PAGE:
Women wary of career breaks

Women are still wary of negative consequences associated with taking a break from their careers to have children, raise a family or help take care of their elderly parents.

I'm reminded of this attitude with the release yesterday of a new survey at the Society of Women Engineers conference in Baltimore.


The survey, commissioned by manufacturer Honeywell International Inc. in partnership with the industry group, polled 512 female engineers with up to 20 years' experience in the workplace. The study has a margin of error of 4.3 percentage points.

Of the 400 women who haven't taken a career break yet, 45 percent said they expect to take one in the next 10 years.


Raising children and maternity leave were the top two reasons for taking a hiatus among the 112 women who have taken a leave. Of those women, 78 percent returned to work either full or part time as engineers.

But a large number of women engineers - nearly 80 percent - say there is a stigma attached to taking time off. And 82 percent believe that their careers are harmed by taking a job break.

Almost four out of 10 female engineers believe the profession is doing a "very bad job" of encouraging women to return to work, while 22 percent said the same for their employer.

Yet 89 percent of women said they would more likely re-enter the work force if their employer offered assistance or benefits to ease the transition, the survey found.

But 46 percent of women who returned to work said they received no assistance to help with their transition.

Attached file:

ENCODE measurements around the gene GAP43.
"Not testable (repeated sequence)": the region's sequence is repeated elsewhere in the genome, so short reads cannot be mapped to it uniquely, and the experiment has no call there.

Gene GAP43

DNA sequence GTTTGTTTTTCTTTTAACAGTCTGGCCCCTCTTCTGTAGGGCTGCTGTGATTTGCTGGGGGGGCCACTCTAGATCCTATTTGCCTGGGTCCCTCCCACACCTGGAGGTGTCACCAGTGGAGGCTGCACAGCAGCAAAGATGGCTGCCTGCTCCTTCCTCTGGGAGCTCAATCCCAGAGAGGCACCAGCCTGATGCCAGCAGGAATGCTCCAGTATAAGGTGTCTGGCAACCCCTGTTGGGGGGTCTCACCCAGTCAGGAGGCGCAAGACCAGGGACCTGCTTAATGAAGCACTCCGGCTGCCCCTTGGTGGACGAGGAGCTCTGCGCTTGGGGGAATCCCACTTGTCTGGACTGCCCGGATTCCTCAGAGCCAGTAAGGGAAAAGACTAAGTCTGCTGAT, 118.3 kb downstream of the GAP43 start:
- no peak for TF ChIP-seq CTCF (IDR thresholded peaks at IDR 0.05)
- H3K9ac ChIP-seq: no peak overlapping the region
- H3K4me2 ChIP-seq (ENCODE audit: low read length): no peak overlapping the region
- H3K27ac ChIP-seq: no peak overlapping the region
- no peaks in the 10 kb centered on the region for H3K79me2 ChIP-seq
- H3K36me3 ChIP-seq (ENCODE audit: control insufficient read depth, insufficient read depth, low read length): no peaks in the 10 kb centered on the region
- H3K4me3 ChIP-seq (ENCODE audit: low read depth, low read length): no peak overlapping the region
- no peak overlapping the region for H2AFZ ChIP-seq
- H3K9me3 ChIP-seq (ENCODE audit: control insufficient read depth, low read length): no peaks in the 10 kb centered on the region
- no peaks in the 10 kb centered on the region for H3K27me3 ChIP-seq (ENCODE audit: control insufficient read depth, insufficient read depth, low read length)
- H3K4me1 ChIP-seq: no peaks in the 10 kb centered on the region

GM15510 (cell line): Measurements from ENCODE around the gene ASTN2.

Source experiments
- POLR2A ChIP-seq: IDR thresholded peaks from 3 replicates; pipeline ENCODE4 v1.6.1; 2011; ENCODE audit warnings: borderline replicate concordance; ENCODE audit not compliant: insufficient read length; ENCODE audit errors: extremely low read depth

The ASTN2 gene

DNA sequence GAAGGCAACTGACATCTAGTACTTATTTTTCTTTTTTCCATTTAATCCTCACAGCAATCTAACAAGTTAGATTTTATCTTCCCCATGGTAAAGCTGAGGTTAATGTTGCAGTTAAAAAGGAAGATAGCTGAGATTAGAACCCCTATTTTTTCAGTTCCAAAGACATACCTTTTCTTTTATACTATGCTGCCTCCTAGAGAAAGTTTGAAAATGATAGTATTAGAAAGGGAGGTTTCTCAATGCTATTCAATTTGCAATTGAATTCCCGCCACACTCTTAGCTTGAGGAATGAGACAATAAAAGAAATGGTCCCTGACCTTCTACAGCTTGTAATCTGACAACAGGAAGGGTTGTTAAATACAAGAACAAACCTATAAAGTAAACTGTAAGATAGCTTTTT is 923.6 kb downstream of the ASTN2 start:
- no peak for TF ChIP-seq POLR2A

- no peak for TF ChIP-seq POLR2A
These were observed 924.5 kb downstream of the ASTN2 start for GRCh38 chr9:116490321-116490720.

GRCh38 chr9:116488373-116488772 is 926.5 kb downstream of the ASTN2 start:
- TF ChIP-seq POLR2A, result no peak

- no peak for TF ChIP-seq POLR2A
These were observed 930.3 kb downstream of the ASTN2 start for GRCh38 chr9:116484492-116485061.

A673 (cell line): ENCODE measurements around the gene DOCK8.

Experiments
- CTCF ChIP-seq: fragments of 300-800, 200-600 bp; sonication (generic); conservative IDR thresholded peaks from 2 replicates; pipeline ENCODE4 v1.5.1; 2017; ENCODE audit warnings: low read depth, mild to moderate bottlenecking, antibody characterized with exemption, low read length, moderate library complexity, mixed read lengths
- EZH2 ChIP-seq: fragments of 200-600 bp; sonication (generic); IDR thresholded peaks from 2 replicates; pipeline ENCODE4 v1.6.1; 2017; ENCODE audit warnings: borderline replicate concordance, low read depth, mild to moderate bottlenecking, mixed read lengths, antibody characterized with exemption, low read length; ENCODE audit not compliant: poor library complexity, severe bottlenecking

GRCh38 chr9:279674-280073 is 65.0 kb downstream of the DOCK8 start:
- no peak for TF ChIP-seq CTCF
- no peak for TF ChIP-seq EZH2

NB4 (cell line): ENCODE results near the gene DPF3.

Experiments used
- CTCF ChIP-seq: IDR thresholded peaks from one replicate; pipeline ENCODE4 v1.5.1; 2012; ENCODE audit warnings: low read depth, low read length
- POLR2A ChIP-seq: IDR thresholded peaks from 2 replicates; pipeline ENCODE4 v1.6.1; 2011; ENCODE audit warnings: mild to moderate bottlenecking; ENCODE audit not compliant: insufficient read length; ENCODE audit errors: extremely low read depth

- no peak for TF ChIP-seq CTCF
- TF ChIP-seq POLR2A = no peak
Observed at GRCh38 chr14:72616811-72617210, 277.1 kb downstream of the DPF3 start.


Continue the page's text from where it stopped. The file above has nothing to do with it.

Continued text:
Among the options that would support their returns, the women pointed to flexible work arrangements, mentors and networking with other colleagues coming back to work.

Karen Horting, deputy executive director for the Society of Women Engineers, says the profession needs programs to address the needs of women re-entering the work force. While women make up 20 percent of students graduating with engineering degrees, they make up only 11 percent of the work force, she says.

"We're fighting to get young women in this pipeline," Horting says. "We're ignoring the fact that it's quite leaky, especially at the point where they're having families or getting involved in elder care."


In recent years, some large employers have taken steps to make it easier for women who take time off to return to the work force, known as "on-ramping."

They're offering networking events, mentorships, training programs and freelance work to keep ex-employees tied to their firms.

One example is Sara Lee Corp., which announced last month that it developed a program that provides "returnships" for men and women who want to come back to the work force after an extended leave. Sara Lee is led by Chief Executive Officer Brenda C. Barnes, who made news in 1997 when she stepped down from her job as president and chief executive of PepsiCo's North American operations to spend more time with her family.

Honeywell also recently launched a program for female engineers looking to return to the work force. The program offers assistance, such as mentoring and leadership development training.

"We noticed in the field, working with the Society of Women Engineers, that they don't necessarily have a vehicle to get back into engineering," says Lynn Castrataro, Honeywell's director of global diversity. "We recognize that women are leaving, and we really value women and diversity because we're a technology company."

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